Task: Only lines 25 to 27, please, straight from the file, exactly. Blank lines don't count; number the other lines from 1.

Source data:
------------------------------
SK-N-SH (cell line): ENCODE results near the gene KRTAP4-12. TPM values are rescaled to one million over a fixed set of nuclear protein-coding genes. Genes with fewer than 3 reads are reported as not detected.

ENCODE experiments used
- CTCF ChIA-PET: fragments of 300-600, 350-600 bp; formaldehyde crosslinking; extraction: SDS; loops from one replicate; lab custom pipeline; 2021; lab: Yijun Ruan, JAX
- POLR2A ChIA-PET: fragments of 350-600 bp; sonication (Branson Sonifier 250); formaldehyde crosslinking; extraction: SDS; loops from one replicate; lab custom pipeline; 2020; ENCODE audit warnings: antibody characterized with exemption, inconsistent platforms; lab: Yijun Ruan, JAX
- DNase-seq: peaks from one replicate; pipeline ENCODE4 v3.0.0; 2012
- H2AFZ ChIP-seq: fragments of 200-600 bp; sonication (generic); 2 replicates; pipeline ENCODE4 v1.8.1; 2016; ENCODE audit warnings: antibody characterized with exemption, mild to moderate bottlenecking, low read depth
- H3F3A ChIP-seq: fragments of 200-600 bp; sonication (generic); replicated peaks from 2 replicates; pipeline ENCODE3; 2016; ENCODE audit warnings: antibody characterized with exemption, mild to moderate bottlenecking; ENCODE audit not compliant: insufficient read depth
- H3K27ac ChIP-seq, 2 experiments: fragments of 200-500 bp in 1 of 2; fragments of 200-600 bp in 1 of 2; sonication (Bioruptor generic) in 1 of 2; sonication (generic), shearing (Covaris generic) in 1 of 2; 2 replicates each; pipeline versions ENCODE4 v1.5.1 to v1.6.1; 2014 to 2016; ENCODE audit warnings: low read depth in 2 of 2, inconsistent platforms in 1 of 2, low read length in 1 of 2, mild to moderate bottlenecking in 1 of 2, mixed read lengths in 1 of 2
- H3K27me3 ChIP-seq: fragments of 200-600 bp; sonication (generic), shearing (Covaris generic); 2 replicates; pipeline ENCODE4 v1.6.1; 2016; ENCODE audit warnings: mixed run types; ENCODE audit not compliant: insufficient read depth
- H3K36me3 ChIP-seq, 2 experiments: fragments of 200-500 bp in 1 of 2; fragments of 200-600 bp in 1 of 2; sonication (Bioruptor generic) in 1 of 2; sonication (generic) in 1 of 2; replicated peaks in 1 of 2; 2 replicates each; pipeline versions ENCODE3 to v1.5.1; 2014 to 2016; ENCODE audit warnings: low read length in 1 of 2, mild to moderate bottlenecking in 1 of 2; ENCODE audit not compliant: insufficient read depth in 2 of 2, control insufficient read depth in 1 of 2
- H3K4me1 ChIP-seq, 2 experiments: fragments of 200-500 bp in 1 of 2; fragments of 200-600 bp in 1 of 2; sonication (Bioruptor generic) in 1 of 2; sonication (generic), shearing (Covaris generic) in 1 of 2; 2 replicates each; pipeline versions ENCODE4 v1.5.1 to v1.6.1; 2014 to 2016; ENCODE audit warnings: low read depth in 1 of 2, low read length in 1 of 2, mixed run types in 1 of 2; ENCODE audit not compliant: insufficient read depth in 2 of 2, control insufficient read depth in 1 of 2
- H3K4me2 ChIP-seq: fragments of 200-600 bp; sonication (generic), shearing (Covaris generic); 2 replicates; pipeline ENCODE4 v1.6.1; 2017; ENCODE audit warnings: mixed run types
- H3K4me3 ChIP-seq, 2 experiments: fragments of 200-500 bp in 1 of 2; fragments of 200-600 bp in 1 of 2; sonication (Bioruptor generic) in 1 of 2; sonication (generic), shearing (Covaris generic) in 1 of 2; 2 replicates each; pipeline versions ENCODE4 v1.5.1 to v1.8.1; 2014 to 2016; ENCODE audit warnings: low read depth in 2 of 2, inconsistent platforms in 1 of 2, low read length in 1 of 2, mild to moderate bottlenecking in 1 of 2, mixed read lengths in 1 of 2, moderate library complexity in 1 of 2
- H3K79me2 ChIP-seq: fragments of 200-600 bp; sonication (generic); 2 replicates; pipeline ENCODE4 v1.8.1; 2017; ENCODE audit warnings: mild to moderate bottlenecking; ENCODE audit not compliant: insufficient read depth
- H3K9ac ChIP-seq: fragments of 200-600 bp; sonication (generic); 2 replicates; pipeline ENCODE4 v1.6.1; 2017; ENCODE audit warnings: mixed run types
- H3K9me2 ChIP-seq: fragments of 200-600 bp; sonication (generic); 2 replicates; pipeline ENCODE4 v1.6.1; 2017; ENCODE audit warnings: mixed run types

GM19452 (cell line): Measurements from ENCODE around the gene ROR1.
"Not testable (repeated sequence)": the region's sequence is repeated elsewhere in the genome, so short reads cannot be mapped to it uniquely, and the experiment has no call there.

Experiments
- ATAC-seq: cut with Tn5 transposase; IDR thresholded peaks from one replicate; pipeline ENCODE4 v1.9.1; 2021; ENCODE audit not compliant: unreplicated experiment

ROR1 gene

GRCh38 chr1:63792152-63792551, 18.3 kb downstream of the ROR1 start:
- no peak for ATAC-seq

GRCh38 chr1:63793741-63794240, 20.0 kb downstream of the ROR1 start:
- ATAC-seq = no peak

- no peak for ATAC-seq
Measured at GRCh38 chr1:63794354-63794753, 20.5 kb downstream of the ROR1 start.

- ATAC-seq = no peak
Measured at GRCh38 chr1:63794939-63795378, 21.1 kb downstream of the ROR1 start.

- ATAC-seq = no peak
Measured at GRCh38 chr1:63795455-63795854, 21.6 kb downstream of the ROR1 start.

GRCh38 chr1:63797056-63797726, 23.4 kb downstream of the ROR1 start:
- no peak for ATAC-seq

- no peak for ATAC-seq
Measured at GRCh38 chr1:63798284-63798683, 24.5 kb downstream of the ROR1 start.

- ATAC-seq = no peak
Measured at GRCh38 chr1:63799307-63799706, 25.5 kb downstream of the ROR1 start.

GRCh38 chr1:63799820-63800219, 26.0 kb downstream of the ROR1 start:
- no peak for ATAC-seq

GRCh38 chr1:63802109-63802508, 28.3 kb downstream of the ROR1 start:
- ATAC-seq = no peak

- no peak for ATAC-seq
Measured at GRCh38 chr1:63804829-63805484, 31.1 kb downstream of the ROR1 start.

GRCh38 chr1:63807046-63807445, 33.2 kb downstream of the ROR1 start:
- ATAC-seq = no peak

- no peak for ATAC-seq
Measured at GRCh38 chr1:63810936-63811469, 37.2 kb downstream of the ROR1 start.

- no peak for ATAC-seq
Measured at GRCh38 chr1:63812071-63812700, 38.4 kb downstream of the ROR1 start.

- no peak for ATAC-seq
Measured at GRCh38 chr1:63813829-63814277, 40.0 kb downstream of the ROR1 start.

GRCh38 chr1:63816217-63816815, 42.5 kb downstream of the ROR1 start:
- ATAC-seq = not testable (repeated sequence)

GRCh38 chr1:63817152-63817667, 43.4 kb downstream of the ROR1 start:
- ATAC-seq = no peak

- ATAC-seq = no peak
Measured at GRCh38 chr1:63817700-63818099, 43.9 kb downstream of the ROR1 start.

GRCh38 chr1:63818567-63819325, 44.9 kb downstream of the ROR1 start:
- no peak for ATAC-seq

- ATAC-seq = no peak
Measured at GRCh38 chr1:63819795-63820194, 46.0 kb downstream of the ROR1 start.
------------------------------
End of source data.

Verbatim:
- ATAC-seq = no peak

- no peak for ATAC-seq
Measured at GRCh38 chr1:63794354-63794753, 20.5 kb downstream of the ROR1 start.